Below, you’ll find the poem and part of an analysis of the poem ‘Hawk Roosting’ by Ted Hughes.
Includes a part of the poem, a breakdown of the stanzas, and an insight into the speaker + voice of the poem. This is only a quick overview to help you get to grips with the poem; you can access a full in-depth breakdown of the poem below.
‘I sit in the top of the wood, my eyes closed.
Inaction, no falsifying dream.
Between my hooked head and hooked feet:
Or in sleep rehearse perfect kills and eat.’
Full poem unable to be reproduced due to copyright restrictions
- Roosting – sleeping or resting on a branch, perch or roost
- Buoyancy – an upward force exerted on a body by a fluid; display fast recovery from discouragement: resilience
- Inaction – idleness
- Convenience – when something is suitable and beneficial
- Falsifying – to alter facts with the aim of deceiving or misleading; to disapprove a theory or statement
- Sophistry – a clever but false argument
- Allotment – give out a share or portion
I sit at the height of forests, with my eyes shut. Utterly still, no deceiving dream, between my rounded head and curved feet: or in sleep I practice perfectly hunting prey for meals.
The benefits of high trees! The bounciness of the air and the beams from the sun support my quest and mission: And the earth pays respect to me by turning its face upwards to face mine.
My limbs are held upon the rough bark of the free. It took the entire Universe to form my feet and feathers. My foot is now the keeper of all of Creation,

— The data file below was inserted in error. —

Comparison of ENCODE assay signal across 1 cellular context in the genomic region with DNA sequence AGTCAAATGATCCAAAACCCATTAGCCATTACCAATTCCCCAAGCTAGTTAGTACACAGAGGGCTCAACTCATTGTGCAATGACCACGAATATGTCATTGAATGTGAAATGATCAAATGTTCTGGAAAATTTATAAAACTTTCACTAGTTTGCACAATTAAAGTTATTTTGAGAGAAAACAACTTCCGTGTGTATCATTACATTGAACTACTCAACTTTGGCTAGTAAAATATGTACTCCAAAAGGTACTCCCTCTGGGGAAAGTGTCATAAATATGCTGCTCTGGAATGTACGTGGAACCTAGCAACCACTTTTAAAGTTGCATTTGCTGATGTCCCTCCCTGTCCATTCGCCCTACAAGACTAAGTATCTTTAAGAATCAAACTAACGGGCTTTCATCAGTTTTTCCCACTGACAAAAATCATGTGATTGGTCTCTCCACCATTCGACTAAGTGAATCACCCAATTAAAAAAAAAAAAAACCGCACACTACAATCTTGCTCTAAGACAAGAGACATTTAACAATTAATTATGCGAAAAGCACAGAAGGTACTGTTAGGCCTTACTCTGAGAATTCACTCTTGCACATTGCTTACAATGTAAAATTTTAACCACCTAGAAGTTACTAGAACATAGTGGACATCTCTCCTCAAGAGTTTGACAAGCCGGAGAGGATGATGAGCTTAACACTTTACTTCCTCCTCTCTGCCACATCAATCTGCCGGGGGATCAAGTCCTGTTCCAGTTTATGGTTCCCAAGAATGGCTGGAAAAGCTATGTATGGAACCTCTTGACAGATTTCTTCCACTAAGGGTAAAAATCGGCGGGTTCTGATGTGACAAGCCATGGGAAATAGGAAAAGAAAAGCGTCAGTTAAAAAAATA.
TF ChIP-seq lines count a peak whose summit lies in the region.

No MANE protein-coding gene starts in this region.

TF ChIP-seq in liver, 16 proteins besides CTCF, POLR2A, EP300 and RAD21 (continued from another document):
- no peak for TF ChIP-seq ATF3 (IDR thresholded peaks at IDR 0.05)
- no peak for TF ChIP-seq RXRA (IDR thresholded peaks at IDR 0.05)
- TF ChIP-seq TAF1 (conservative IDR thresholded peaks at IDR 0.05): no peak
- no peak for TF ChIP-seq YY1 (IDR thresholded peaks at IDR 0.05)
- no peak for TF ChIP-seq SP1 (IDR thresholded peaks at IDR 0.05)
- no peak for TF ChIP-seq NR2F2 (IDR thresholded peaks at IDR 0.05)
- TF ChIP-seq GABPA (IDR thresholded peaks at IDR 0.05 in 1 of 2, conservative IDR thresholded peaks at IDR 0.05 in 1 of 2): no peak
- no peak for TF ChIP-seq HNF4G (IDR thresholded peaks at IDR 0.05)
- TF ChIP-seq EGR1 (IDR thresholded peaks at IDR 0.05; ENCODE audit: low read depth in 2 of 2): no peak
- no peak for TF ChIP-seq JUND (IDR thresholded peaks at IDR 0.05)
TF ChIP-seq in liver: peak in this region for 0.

or soar high, and turn the world round slowly at my will – I eat what I desire, for all is mine. There is no deceit in me, my habits are sophisticated and draw attention –
Death obeys my commands and kills many living things. My fight plan affects the health of mortals. No school of thought has ever defined who I am.
The sun is setting. Nothing has changed since I began. My eye has not allowed anything to change. I will ensure that things remain as they are.
Hughes employs the technique of personification throughout this poem, to bring his speaker to life. The speaker is a figure whose name is simply ‘Hawk’, he is a predatory bird of the hawk species. His speech inspires the feeling that we are all one with the universe and nature; Hawk removes the sense of separation from other creatures that people feel as he adopts a godlike persona, fully in control of the life, death and behaviour of the world that he surveys. He confesses that like us, he has the same needs for dominance, control, and achievement – and he is driven by similar urges, such as the need to eat or sleep. Hawk’s tone effectively conveys the major themes of the poem: violence, power, and conquest.
The monologue of forceful words portrays the real character of a hawk well. The poet suggests that even in the privacy of its thoughts, its predatory instincts rule. The hawk cares little about its victims: it gives the impression that he brutally is a natural cycle, and itself plays the primary role in the making this cycle, and itself plays the primary role in making this cycle unfold. Hawk seems ignorant of the fact that owls may devour them in the dead of the night, or that it is eagles who truly rule the sky – in this poem, he reigns supreme.
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